Old man winter hit Texas hard this week with sub-zero temperatures and two snow and ice storms creating record-high demand for electricity while some energy sources were frozen in place.
The storms are two of the coldest on record. Most of the state had temperatures below freezing for about two weeks. Some compared it to a storm in 1989 and others said it is the worst since 1899.
High winds, snow and ice blanketed the state from Amarillo to Brownsville leaving behind frozen wind farms, oil wells, natural gas facilities, roads and refineries.
The Electric Reliability Council of Texas (ERCOT) said some 4 million consumers lost power during the height of the storm on Monday and Tuesday (Feb. 15-16). ERCOT issued rolling blackouts, but some customers were without power for days.
ERCOT said “electric demand is exceeding the available supply” and “controlled outages are occurring to protect the electric grid from uncontrolled, cascading outages.”
ERCOT instructed electric transmission owners to shed approximately 14,000 megawatts (MW) of load on Monday after it entered its highest level of emergency operations.
Approximately one-third of generation capacity, about 34,000 MW, was forced off the system because of frozen wind turbines and reduced natural gas supplies. Natural gas generates 42 percent of electricity in Texas compared to 24 percent for wind, which surpassed coal in 2020 as the second largest source.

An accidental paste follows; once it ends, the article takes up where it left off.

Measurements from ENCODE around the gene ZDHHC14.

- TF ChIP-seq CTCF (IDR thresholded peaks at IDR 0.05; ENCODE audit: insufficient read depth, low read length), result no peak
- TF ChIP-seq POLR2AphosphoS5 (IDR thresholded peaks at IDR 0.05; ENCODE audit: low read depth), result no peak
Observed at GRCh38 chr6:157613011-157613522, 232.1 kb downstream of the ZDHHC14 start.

Getting more natural gas from the wellhead to consumers is critical. Most natural gas wells are in rural and remote locations. Icy and snow-packed roads make it difficult to get to locations to make repairs. The Texas Railroad Commission and industry trade groups have sent notices to producers urging them to get production back on line as soon as possible.
The price of natural gas traded at various locations increased as traders anticipated a decline in supply as demand rose. Natural gas opened at $3.287 per million Btu on the New York Mercantile Exchange on Thursday, up from $3.041 on Monday.
Crude oil production has felt the pain of old man winter, too.
Oil production in Texas is expected to decline by as much as 500,000 barrels per day, according to preliminary estimates. Oil is stored in tanks at remote locations, transported by trucks to a more central storage area, and shipped by pipeline to a refinery. Trucks have difficulty getting to the tanks because of bad road conditions. If the trucks can’t unload the tanks, producers must shut-in the well to prevent overflow. Also, gathering lines generally are laid on top of the ground from the wellhead to storage tanks, which makes them susceptible to freezing in cold weather.
Cold weather creates problems for refineries, too. The largest refinery in the U.S., owned by Motiva Enterprises, announced it is shutting in its 607,000 barrel-per-day refinery in Port Arthur as did Valero (335,000 b/d) and Total (225,000 b/d). ExxonMobil shut-in its refinery in Baytown.
Crude oil closed at $61 per barrel on the New York Mercantile Exchange on Wednesday, which is an increase of $1.
Alex Mills is the former President of the Texas Alliance of Energy Producers.
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